“As a man thinks in his heart so is he.” Proverbs 23:7. Does the way a person think about life and events actually create their success or failure? Does a winning mindset impact performance? The question is critical for leaders in any field of endeavor.
Popular thinking has often asserted that we attract what we secretly think about. The idea is more than a moralist warning against the idea one can assume a public persona that defies their innermost desires. It appears that people actually set themselves up for success or failure based on how they think about themselves and their environment. Empirical studies verify the connection between how one views him or her self and their situation to the outcomes they produce. Specifically depressed people tend to view life pessimistically and actually seem to attract negative events. Happy people view life with more hope and actually attract positive events. The impact of this insight for leaders is both personal and professional.
In his work on suffering and stress psychologist Martin E. P. Seligman found that some people actually learn to be helpless. They view themselves as victims of circumstance beyond their control. The result of this learned helplessness is that thinking determines behavior or outlook determines outcome. Said another way, an outlook anticipating success determines success in outcomes. An outlook anticipating failure actually determines failure, rejection, defeat, and etcetera in outcomes. The reality is that some leaders torpedo their success by the way they think. Seligman found that individuals who think about life pessimistically produced thought processes that help produce learned helplessness in three ways.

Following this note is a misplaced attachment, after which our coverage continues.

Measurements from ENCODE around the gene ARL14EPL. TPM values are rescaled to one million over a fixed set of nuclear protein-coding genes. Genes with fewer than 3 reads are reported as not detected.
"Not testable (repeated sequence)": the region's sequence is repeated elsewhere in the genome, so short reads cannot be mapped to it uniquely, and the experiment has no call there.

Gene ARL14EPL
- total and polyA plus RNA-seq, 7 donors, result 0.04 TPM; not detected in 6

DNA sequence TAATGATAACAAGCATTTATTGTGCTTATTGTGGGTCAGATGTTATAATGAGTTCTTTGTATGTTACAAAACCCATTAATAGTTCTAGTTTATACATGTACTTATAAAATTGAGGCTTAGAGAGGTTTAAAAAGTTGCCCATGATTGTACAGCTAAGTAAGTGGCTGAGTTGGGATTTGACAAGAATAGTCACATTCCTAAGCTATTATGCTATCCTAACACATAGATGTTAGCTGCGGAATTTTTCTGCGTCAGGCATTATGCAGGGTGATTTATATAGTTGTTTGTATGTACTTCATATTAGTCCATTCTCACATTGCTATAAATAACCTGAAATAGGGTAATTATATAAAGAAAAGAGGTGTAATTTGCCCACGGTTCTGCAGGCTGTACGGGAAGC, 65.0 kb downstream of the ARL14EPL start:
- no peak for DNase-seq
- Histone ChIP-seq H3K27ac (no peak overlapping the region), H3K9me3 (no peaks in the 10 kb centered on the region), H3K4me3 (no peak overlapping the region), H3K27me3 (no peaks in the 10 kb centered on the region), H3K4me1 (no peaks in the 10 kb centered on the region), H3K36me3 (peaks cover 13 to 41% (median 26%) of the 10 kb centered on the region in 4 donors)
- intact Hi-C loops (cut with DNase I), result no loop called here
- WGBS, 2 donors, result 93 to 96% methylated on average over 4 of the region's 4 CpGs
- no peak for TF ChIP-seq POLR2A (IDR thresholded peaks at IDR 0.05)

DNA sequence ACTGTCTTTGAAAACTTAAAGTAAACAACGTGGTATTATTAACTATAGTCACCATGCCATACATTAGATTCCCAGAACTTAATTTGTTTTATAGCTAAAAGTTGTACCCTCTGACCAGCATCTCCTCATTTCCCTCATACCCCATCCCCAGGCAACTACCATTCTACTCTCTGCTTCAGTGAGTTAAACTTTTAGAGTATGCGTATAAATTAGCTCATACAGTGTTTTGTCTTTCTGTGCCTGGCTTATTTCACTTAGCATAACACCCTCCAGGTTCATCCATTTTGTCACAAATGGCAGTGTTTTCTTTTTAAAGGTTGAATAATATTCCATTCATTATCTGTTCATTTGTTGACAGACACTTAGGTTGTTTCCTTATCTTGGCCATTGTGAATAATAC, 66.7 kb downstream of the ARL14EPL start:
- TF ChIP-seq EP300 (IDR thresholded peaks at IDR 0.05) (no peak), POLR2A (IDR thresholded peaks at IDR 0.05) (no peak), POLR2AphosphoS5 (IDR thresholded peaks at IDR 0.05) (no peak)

First, they personalized the explanation of their distress in other words they blamed themselves rather than external factors. For example: “I must be stupid because I can’t figure this out.” Or “I must be getting old because this problem is too overwhelming.” Notice that in each instance the person assumes responsibility for what is entirely outside their control thus adding to a sense of helplessness.
Second, pessimistic perspectives tend to extrapolate problems as pervasive rather than particular. If problems are pervasive they seem unconquerable – even normal or unavoidable. Statements like; “No one agrees with this decision” or “The Company always hoses the successful” indicate that learned helplessness is at work.
Third, pessimistic perspectives lead to the belief that problems are permanent instead of temporary. If a person believes that a difficult or uncomfortable situation will not change they tend to condemn themselves and others to a perpetual state of loss. Statements like; “they will not change” or “this will never work” indicate that such a belief is at work.
The reverse of pessimism or happiness actually leverage success in life by producing benefits like better health, frequent success, or more social engagement. The causal efficacy runs both ways which is to say that pessimism may lead to poorer health, less social engagement and infrequent success.
The unavoidable reality is that successful leaders set a course in life that anticipates and engenders success. Consider the characteristics of a happy person as defined in a study by Peterson & Seligman (2004).
Table 1: Virtues and their Corresponding Character Strengths
|Virtue||Strengths and Definition|